Grub's up: What is NZ's most patriotic dish?

By Ruth Spencer

What should we serve as our patriotic fare? Ruth Spencer looks at our iconic food options.
Is pavlova NZ's most iconic dish? Photo / Getty Images
Is pavlova NZ's most iconic dish? Photo / Getty Images

America has its Thanksgiving turkey; England has a Sunday roast. New Zealand has many unique dishes but which one is iconic enough to represent us? What we need is a National Dish we can set on the all-black tablecloth on Waitangi Day and let the kids tuck into some patriotism. Here are the top contenders.

Paua fritter

Paua is The Lord Of The Rings on a plate: a scenic package of blues and greens showcasing a rather unattractive hobbit-like foot. We used to have some really Tolkienesque giant eagles but we ate all their food, so these ancient snails that have survived unchanged since the dinosaur age are the closest you'll come to eating a mythological creature. Take a fellowship on a journey to collect them, but if they're undersized you'll have to go there and back again. If don't mind dealing with a dangerous and powerful ring you can purchase them on the black market, where you'll discover the true meaning of "My Precious".


Rich, fluffy and bad for you, the pav is the Real Housewives of pudding. Smothered in more cream than Julia Sloane at bedtime, it represents local luxury available to a few while the yolk of servitude weighs heavy on the less fortunate. Much work is needed to avoid a soggy bottom and its facade is prone to crumbling under pressure. It offers only a fleeting substanceless pleasure you'll regret the next day.

All kiwifruit everything

Ideal alone or in garnishes, salads, marinades and drinks, if you can handle your food trying to eat you back. A kiwifruit is a ravenous little beast, packed with digestive enzymes. If left on a steak overnight it will dissolve it into the kind of paleo smoothie not even Pete Evans would drink - or actually, possibly would. Perfect for tenderising cheaper cuts or disposing of your enemies. In fact, the kiwifruit is Anzac spirit with a spoon: scruffy and unassuming with an unexpected bite, literally the country's Zespri de corps.

Hangi/sausage sizzle

Enormous effort goes into digging the pit, but once the hangi is on it's all about standing around and opening a beer, two things New Zealanders excel at. Its Pakeha counterpart is the barbecued sausage, though digging is swapped for swearing at the empty gas bottle and scraping the previous barbecue off the grill. Our national dish could be the ultimate fusion cuisine: minced hangi kai in a sausage skin, burnt black on the outside and cold in the middle. Served on margarined white bread clinging damply to a paper napkin with a limp sprawl of onions, it's our version of Scotland's iconic haggis - the hanggis. Tomato sauce is compulsory.


Mince pie, bacon and egg pie, the cheerfully vague vegetarian pie - if it has a lid, we'll eat it. The appeal of a pastry top might be that it's the only roof we can afford these days. There's much talk about the golf ball of fat in each one, but it's the fat of the land: good, wholesome butter in the pastry, mutton in the mince, who knows what in the gravy, and who cares? Pies are the backbone of the country, and also quite a bit of the belly.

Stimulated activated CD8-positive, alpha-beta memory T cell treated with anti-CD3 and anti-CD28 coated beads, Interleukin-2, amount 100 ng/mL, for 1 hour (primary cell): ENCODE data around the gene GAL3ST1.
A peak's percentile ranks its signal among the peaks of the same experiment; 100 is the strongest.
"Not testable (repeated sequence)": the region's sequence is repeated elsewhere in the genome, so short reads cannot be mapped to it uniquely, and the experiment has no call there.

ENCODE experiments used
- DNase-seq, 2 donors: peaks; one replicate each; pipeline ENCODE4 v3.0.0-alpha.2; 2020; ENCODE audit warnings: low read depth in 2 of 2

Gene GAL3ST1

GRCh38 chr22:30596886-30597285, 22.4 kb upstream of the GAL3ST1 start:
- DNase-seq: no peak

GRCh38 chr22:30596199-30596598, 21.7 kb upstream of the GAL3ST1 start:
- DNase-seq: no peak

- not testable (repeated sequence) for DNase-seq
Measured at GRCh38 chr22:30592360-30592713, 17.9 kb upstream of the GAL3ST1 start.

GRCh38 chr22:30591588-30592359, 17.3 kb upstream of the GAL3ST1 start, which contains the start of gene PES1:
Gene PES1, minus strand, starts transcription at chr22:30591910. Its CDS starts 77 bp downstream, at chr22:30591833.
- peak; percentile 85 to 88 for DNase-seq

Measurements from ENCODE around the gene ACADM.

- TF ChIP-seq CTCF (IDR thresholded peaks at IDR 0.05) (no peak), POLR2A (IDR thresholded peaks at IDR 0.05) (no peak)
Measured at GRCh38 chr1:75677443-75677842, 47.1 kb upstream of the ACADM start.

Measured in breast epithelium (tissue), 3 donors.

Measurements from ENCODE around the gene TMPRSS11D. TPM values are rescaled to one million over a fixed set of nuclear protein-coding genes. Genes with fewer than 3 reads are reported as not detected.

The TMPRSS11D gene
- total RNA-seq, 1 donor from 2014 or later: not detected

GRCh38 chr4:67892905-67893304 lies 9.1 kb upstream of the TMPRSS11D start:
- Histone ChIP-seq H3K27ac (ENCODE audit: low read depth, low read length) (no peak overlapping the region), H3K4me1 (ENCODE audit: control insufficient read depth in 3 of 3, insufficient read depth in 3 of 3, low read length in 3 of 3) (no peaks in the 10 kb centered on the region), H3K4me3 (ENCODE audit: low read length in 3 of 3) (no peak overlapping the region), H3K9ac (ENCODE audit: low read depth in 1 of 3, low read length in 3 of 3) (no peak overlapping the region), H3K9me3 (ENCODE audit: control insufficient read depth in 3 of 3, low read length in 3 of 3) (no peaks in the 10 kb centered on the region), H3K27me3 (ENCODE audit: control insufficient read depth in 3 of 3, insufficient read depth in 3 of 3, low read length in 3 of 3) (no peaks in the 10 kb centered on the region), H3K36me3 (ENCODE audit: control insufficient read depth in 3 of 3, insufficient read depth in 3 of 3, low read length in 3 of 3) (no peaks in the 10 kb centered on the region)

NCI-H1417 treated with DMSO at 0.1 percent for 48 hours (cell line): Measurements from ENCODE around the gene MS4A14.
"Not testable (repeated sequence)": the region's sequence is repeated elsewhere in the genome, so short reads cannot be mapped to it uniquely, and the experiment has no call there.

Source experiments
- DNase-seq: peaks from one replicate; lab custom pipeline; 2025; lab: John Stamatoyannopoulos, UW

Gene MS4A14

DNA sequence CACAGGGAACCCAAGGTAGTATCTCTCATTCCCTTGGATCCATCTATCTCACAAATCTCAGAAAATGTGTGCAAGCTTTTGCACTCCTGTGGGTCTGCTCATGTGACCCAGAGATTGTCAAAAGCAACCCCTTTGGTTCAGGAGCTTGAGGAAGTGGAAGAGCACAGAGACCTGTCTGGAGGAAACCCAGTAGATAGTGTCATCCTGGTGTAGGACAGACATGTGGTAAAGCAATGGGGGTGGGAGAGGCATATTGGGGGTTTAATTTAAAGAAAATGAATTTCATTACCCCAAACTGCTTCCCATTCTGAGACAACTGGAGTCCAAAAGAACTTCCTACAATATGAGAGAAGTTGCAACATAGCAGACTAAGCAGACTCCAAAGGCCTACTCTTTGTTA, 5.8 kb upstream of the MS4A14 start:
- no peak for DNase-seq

Cheese rolls

Largely unknown in the North Island, these hardy little southern snacks deserve wider acclaim. The humble cousin of the sausage roll and the slightly redneck nephew of the asparagus roll-up, its secret ingredient is onion soup mix, food of the gods if the gods went to parties. The taste of chip dip in a handy mouth-sized tube, it represents a New Zealand of community halls and bringing a plate, a New Zealand that couldn't stand the thought of another scone and number-8 wired something tasty. Or possibly colby.

Kaimoana and kumara

England invented fish and chips, but we turned soggy cod into golden, seaside perfection. Substitute the spuds, and kaimoana and kumara chips could be the iconic meal of our time. If only fish was replaceable with something else until stocks recover. Chicken soaked in sea water perhaps, or whatever kumara currently used for filet-of-fish burgers. Appreciate it now before it runs out, because your grandkids won't know what you mean when you say "by hoki".

Buy hoki? Bye hoki.

The RSA Buffet

Our real National Dish would be a little bit of everything. There would be lamb and mash and frozen peas, pork and puha, taro, curry, wontons, katsu, stroganoff. A little bit of everyone all jostling together on the same plate, getting salad dressing on each other. That's why our National Dish might be the buffet down the RSA. It has all the hallmarks of a utopia: kids are welcome, the beer is cheap, and Mike Hosking wouldn't be seen dead there.

Treat yourself, New Zealand, there's chips with everything.

- Canvas

Get the news delivered straight to your inbox

Receive the day’s news, sport and entertainment in our daily email newsletter


© Copyright 2016, NZME. Publishing Limited

Assembled by: (static) on production bpcf05 at 25 Oct 2016 09:42:52 Processing Time: 44ms